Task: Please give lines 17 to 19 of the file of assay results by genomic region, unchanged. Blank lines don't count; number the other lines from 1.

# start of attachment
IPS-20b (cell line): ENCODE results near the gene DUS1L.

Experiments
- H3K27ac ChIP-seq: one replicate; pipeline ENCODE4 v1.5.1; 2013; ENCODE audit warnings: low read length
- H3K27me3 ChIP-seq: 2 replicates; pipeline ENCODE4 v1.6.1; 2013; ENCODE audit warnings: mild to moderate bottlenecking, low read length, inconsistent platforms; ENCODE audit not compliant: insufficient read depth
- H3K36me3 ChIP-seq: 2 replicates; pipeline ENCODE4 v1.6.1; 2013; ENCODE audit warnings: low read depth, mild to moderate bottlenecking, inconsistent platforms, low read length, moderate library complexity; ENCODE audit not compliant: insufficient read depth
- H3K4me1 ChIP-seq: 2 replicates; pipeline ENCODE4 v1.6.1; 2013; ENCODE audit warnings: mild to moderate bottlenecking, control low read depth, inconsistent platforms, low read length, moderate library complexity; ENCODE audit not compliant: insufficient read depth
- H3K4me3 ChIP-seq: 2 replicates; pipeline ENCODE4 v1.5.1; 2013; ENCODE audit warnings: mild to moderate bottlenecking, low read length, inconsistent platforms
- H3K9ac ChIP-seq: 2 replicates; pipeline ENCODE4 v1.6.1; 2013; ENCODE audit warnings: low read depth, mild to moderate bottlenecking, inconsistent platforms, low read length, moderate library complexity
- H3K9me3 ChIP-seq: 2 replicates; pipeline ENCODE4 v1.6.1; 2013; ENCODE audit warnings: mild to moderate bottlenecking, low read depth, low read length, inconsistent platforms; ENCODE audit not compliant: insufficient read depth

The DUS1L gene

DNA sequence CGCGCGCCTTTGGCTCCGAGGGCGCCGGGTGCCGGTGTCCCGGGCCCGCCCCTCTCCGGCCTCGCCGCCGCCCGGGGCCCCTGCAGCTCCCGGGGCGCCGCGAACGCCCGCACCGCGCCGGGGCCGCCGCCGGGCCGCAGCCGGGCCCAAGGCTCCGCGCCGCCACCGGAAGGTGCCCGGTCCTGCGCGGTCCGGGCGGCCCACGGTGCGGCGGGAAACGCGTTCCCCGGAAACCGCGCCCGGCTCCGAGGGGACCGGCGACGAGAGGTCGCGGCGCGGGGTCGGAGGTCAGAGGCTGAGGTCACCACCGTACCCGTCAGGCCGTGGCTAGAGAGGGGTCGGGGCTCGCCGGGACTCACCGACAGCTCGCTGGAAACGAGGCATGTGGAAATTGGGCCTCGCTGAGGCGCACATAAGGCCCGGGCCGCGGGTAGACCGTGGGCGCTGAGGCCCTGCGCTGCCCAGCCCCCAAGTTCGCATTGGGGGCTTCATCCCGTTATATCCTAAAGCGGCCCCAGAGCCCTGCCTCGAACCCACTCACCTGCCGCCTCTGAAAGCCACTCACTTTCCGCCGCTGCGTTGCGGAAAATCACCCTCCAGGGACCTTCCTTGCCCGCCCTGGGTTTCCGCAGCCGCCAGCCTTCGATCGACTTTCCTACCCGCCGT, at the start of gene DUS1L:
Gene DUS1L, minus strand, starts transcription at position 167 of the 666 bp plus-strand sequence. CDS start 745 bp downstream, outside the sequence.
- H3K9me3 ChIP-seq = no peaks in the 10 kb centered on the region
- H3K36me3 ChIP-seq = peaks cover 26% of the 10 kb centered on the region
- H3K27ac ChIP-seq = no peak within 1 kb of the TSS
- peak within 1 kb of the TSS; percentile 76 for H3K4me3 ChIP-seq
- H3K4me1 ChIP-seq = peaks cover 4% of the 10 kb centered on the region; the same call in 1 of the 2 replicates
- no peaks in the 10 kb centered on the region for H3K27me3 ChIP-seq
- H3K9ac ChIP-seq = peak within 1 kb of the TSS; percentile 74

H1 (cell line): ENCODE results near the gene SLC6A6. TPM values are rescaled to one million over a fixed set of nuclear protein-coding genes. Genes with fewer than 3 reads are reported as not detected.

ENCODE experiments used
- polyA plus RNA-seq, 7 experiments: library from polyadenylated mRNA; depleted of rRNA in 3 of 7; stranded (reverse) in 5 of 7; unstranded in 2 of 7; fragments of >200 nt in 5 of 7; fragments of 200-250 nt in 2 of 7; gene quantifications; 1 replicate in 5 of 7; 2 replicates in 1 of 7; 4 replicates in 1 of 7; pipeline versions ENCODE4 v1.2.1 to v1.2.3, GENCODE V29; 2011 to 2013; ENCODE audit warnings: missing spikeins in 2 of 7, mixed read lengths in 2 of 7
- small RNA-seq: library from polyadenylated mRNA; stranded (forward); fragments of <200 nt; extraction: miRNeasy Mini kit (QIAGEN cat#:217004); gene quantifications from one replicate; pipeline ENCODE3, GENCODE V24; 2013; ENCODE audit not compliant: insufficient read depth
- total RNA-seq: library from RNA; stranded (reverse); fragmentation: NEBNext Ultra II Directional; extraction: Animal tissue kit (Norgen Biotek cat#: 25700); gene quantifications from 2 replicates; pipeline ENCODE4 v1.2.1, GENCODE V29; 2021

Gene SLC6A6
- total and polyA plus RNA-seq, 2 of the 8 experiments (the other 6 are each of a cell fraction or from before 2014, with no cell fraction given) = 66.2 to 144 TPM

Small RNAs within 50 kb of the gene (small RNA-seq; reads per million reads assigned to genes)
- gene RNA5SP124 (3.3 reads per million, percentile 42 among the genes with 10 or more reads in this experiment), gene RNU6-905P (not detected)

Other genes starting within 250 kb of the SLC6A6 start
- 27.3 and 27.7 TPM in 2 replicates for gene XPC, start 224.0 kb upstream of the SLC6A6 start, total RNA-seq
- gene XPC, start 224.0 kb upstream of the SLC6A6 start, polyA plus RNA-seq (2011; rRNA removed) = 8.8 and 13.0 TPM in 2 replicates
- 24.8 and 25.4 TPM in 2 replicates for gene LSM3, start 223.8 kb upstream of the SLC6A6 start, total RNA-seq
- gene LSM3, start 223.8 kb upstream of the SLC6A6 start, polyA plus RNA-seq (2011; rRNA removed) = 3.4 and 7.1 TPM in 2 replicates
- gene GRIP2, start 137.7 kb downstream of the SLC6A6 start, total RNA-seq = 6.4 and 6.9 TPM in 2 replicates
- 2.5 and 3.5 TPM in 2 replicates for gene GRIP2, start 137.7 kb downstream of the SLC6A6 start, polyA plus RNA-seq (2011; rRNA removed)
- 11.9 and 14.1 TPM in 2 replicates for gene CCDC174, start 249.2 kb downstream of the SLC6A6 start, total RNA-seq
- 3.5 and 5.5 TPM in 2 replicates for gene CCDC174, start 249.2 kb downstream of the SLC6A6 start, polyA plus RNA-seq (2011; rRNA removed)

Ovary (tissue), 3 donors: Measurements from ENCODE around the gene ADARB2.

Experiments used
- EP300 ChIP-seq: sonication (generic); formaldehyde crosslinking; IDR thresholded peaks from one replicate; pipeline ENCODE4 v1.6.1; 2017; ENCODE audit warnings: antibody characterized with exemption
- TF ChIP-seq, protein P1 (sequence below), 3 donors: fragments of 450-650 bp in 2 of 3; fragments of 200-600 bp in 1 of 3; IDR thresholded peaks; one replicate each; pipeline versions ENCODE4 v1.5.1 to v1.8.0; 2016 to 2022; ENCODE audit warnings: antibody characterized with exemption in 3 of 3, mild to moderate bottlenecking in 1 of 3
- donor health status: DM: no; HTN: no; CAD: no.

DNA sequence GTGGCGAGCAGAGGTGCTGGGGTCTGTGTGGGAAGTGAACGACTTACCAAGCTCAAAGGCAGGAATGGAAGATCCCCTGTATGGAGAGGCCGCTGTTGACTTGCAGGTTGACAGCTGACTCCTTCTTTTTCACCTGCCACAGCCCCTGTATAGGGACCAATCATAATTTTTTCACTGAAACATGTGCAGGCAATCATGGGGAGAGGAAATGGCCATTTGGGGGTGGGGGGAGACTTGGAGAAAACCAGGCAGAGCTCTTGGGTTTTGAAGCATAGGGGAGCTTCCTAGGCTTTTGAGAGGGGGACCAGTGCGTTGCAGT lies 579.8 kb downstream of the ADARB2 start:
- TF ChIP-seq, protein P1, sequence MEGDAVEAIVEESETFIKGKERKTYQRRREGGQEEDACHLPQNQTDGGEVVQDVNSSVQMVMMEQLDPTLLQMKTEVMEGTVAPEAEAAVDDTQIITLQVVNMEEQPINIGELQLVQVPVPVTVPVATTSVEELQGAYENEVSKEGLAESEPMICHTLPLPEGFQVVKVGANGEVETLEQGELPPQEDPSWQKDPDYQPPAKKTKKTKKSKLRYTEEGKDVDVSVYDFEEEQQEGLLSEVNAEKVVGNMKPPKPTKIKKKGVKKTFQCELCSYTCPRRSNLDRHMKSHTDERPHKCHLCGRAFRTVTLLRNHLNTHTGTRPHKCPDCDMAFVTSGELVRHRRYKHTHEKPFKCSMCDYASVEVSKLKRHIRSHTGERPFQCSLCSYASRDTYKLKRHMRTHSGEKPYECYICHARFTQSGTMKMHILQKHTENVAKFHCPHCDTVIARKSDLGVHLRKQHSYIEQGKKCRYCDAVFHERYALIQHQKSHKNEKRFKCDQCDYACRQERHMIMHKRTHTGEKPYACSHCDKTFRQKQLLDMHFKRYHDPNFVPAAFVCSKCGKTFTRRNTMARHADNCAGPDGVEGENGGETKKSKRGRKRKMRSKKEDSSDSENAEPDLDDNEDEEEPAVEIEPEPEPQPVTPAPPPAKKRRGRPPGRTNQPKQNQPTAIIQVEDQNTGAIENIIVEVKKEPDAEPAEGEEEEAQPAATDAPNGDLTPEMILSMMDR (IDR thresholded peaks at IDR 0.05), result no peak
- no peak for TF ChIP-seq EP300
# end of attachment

- H3K4me1 ChIP-seq = peaks cover 4% of the 10 kb centered on the region; the same call in 1 of the 2 replicates
- no peaks in the 10 kb centered on the region for H3K27me3 ChIP-seq
- H3K9ac ChIP-seq = peak within 1 kb of the TSS; percentile 74